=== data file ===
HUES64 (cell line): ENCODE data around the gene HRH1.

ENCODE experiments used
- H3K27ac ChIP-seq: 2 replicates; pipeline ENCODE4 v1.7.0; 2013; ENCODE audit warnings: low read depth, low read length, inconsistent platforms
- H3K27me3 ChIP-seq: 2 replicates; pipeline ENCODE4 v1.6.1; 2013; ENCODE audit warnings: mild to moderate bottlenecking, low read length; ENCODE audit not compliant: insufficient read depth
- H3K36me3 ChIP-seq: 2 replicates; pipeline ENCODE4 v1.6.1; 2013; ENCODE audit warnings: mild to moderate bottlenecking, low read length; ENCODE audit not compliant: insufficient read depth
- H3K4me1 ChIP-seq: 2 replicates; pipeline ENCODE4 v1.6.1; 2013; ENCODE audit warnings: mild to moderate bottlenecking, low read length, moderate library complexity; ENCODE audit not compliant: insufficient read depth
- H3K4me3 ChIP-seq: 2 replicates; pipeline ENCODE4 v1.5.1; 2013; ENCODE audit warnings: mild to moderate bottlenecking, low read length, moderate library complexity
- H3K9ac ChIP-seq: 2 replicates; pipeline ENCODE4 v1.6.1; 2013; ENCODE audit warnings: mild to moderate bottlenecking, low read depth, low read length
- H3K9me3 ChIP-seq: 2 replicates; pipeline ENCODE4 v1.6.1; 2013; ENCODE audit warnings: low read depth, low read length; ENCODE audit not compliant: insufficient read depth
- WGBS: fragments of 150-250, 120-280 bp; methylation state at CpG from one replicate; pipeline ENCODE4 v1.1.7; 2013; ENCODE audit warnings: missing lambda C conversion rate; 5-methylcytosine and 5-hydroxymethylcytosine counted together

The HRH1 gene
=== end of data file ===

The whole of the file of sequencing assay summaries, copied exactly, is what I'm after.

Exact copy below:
HUES64 (cell line): ENCODE data around the gene HRH1.

ENCODE experiments used
- H3K27ac ChIP-seq: 2 replicates; pipeline ENCODE4 v1.7.0; 2013; ENCODE audit warnings: low read depth, low read length, inconsistent platforms
- H3K27me3 ChIP-seq: 2 replicates; pipeline ENCODE4 v1.6.1; 2013; ENCODE audit warnings: mild to moderate bottlenecking, low read length; ENCODE audit not compliant: insufficient read depth
- H3K36me3 ChIP-seq: 2 replicates; pipeline ENCODE4 v1.6.1; 2013; ENCODE audit warnings: mild to moderate bottlenecking, low read length; ENCODE audit not compliant: insufficient read depth
- H3K4me1 ChIP-seq: 2 replicates; pipeline ENCODE4 v1.6.1; 2013; ENCODE audit warnings: mild to moderate bottlenecking, low read length, moderate library complexity; ENCODE audit not compliant: insufficient read depth
- H3K4me3 ChIP-seq: 2 replicates; pipeline ENCODE4 v1.5.1; 2013; ENCODE audit warnings: mild to moderate bottlenecking, low read length, moderate library complexity
- H3K9ac ChIP-seq: 2 replicates; pipeline ENCODE4 v1.6.1; 2013; ENCODE audit warnings: mild to moderate bottlenecking, low read depth, low read length
- H3K9me3 ChIP-seq: 2 replicates; pipeline ENCODE4 v1.6.1; 2013; ENCODE audit warnings: low read depth, low read length; ENCODE audit not compliant: insufficient read depth
- WGBS: fragments of 150-250, 120-280 bp; methylation state at CpG from one replicate; pipeline ENCODE4 v1.1.7; 2013; ENCODE audit warnings: missing lambda C conversion rate; 5-methylcytosine and 5-hydroxymethylcytosine counted together

The HRH1 gene